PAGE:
Winner of 2017 Giller Prize

Winner of 2017 Giller Prize
Michael Redhill for his novel Bellevue Square

Wednesday, November 16, 2016




Abraxas Books on Denman Island

Some Travelling Books.

In October I spent three weeks in British Columbia and, with the help of two excellent bookshops, Abraxas on Denman Island and Munro’s in Victoria, found great books to keep me company.

Here are the books, all highly recommended.

Thrice the Brindled Cat Hath Mewed. By Alan Bradley. A fine mystery with a humorous set of characters and a crackling detective, 14 year-old Flavia deLuce. All is told in her voice, childish, funny, clever. I often find the final chapter of mystery novels tedious because someone, usually the detective, gives a long and confusing soliloquy in order to explain all the loose ends in the plot. I’m afraid I often skip these tedious bits. Not so here. The ending is excellent, with an interesting full scale explanation, an encounter with the dangerous villain and a final  chapter tidying up the life of Flavia.

Thirteen Ways of Looking at a Fat Girl by Mona Awad.  This quirky, funny novel, which was short listed for the Giller, presents the reader with an original voice, that of the shape-shifting Beth/Elizabeth/ Betty who struggles with friendship, love, family and her life inside her skin.

Under Majordomo Minor by Patrick DeWitt  A hilarious book which takes place somewhere mountainous, poor and far away.  The conversations between characters are laugh out loud. The hero, Lucy, is the kind of guy nobody misses when he leaves home to take a job as an under majordomo in a castle. The castle houses a creepy maniacal Baron who mourns the fact that the Baroness has left him. Lucy finds love and solace in the nearby village while the Baron, happy at the return of the Baroness, engages her and her friends in wild sexual games. But Lucy’s girl friend has another lover, a handsome soldier who loves war. Marvellously funny with a twist on every page.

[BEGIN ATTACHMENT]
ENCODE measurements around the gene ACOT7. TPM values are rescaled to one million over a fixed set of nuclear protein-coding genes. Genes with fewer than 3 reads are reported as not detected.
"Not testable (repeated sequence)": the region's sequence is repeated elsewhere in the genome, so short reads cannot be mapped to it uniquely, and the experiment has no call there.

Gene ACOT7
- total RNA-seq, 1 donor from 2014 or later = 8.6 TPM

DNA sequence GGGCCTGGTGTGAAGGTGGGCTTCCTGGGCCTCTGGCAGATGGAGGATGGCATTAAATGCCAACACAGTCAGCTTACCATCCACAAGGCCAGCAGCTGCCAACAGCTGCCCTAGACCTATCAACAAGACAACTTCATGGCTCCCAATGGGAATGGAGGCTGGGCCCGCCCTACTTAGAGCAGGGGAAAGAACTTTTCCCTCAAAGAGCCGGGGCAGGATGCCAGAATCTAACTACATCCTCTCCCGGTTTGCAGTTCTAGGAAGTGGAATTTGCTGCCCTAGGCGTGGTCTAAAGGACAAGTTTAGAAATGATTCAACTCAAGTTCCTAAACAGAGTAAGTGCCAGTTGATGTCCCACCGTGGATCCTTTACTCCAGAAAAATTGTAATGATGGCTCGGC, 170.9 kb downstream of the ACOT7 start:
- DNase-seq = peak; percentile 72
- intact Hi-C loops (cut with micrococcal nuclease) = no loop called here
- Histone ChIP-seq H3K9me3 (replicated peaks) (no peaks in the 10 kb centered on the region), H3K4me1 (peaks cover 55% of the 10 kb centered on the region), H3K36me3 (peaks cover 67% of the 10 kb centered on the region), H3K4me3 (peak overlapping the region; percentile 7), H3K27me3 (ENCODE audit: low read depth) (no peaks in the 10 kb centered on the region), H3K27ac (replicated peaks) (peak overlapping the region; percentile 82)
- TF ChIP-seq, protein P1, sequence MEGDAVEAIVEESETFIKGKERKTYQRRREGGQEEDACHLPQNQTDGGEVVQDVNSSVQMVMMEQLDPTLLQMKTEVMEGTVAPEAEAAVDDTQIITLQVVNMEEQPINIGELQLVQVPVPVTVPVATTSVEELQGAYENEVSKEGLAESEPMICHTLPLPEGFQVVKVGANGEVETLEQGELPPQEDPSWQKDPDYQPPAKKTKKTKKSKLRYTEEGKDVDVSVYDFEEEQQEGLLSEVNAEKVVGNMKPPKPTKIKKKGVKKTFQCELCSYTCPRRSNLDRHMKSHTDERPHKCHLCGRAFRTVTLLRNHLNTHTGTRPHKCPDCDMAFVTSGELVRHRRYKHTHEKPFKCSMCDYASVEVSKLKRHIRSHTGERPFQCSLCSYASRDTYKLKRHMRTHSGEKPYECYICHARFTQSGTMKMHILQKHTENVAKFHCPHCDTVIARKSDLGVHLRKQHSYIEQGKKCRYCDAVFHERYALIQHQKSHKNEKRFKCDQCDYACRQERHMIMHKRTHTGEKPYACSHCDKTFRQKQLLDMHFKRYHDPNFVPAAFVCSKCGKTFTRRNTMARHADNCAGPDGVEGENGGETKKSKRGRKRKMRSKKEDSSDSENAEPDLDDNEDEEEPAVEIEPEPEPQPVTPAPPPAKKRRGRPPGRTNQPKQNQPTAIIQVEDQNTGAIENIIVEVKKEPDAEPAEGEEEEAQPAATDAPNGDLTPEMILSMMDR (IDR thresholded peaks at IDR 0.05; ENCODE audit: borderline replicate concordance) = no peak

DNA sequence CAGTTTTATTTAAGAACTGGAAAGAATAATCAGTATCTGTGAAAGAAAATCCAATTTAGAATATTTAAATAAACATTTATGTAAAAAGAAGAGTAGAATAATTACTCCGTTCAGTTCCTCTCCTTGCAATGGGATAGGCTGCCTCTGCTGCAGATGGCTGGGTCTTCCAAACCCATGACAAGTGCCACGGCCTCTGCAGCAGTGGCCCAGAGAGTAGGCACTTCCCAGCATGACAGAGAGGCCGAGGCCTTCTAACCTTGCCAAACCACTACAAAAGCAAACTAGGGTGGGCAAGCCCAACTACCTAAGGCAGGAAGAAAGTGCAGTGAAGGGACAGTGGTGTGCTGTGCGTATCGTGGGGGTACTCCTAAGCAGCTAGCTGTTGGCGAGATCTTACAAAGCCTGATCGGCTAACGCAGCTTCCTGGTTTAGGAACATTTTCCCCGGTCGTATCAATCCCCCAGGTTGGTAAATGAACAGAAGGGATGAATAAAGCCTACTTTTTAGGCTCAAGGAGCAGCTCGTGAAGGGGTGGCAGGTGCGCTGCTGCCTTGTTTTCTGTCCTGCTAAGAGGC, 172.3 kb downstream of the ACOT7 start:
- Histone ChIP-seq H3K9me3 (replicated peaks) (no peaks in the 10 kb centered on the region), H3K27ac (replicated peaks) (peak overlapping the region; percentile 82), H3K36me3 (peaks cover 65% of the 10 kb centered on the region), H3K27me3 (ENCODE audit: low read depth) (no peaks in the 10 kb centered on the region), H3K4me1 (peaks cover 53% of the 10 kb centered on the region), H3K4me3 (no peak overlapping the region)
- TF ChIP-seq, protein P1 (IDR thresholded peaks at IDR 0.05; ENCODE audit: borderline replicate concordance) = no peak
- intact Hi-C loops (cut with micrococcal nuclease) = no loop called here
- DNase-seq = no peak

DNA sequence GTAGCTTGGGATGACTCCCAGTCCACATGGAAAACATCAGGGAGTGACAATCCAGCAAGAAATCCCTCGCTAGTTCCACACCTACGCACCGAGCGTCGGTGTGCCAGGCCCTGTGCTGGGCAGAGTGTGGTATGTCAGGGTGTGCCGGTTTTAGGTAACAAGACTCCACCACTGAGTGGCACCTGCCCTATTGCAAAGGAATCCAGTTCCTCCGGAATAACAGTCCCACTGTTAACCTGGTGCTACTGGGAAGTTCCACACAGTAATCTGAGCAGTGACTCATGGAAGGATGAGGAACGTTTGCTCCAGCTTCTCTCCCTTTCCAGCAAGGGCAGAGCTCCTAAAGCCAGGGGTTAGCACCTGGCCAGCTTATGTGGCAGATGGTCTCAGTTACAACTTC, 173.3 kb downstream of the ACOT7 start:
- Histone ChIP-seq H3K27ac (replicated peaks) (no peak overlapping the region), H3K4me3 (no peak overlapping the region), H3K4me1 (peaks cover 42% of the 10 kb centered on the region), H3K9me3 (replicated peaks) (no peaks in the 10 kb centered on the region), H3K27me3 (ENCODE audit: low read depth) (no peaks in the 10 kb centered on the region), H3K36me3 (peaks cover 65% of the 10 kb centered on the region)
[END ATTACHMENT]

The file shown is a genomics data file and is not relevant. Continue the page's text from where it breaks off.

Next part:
Hag-seed by Margaret Atwood. A theatre director gets fired by his deputy who stages a coup to take over the theatre. The bitter man spends years plotting revenge. After he takes a job directing Shakespeare in a prison, he learns his enemy, now a civil servant, will pay a visit of inspection. I am all set for a dramatic revenge. The book is loosely based on Shakespeare’s The Tempest.

Memories – From Moscow to The Black Sea – by Teffi Teffi was one of the most famous Russian writers at the turn of the century. Her prose is so clear and simple it shines. Teffi wrote memoir, often in short vignettes. This book describes her attempt to flee Russia during the revolution. She describes the general craziness of people in flight, the many characters she meets on the road, old friends who turn up and others who disappear, the hardships, the wild turns of events and the constant search for a place to stay. When she finally gets on a ship to Turkey, it does not move but sits in port day after day.

Commonwealth by Ann Patchett Marriages break up, families intertwine, children are born, grow up and they have children. Anne Patchett follows connected families through the generations into a commonwealth of linked people who each carry their personal memories but also share a collective memory.  


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